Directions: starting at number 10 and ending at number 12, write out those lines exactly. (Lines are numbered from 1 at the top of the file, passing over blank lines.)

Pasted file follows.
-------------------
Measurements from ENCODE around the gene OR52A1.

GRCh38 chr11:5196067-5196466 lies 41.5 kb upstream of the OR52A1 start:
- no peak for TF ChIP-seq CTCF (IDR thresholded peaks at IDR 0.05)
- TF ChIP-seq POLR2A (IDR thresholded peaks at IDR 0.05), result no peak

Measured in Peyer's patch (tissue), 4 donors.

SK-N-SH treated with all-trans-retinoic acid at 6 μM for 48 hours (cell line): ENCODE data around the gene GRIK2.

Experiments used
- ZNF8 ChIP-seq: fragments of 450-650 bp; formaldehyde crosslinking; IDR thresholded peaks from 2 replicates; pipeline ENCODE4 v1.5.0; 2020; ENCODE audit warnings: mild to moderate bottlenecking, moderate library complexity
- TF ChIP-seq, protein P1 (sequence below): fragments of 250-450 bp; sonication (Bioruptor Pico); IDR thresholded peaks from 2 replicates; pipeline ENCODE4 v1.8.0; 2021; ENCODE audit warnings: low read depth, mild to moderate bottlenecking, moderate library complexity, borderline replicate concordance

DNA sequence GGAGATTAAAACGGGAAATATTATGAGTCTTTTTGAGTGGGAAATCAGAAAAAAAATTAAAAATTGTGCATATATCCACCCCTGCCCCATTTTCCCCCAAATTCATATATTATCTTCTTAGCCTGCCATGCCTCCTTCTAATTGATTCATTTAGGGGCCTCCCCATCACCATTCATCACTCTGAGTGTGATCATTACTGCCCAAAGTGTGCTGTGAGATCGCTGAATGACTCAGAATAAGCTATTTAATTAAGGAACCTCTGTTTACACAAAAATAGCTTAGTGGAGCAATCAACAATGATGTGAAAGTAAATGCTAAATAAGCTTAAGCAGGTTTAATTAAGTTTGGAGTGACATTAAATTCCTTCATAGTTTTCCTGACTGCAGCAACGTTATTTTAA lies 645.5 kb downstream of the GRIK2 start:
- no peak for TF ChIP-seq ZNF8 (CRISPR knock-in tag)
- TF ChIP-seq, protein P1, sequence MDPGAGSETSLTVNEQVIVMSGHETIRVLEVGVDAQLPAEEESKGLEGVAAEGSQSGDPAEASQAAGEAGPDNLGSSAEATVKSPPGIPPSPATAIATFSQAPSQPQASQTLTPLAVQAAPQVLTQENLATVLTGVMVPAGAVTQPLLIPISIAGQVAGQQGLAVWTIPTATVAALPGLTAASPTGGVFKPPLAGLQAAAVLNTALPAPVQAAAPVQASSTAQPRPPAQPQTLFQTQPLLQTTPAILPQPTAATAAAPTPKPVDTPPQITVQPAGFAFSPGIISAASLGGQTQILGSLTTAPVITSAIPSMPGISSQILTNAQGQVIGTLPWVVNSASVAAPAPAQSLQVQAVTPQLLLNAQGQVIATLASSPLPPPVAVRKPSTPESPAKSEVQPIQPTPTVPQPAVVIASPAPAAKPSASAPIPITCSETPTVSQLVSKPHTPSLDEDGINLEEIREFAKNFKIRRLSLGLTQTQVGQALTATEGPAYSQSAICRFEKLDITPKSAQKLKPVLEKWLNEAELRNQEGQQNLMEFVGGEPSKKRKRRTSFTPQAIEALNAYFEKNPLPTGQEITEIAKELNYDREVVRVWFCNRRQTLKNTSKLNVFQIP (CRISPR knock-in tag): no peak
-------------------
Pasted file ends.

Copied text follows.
DNA sequence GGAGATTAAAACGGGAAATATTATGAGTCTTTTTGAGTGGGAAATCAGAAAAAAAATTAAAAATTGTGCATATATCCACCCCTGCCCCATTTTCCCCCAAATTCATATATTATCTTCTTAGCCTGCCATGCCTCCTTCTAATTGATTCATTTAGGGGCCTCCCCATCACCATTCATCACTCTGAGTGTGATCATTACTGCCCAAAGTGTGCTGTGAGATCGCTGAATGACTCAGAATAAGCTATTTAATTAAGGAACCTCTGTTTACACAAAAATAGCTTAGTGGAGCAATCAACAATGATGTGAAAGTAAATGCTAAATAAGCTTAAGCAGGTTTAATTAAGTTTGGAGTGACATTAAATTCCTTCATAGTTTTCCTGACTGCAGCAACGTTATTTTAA lies 645.5 kb downstream of the GRIK2 start:
- no peak for TF ChIP-seq ZNF8 (CRISPR knock-in tag)
- TF ChIP-seq, protein P1, sequence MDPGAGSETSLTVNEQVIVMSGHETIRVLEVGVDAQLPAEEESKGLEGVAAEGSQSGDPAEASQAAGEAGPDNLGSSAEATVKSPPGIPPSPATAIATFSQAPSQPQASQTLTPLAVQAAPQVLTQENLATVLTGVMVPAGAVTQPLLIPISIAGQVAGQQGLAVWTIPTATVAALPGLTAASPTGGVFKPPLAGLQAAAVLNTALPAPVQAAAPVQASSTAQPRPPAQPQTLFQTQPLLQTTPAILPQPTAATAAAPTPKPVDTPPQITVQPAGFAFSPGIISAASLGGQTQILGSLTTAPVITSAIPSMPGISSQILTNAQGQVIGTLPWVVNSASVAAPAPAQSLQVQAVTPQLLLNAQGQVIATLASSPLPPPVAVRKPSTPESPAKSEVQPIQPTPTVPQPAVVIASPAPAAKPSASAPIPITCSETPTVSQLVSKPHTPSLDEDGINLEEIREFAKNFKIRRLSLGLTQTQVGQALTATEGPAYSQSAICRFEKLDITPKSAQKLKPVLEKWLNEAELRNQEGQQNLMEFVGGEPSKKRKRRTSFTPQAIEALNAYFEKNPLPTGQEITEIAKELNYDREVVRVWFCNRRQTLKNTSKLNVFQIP (CRISPR knock-in tag): no peak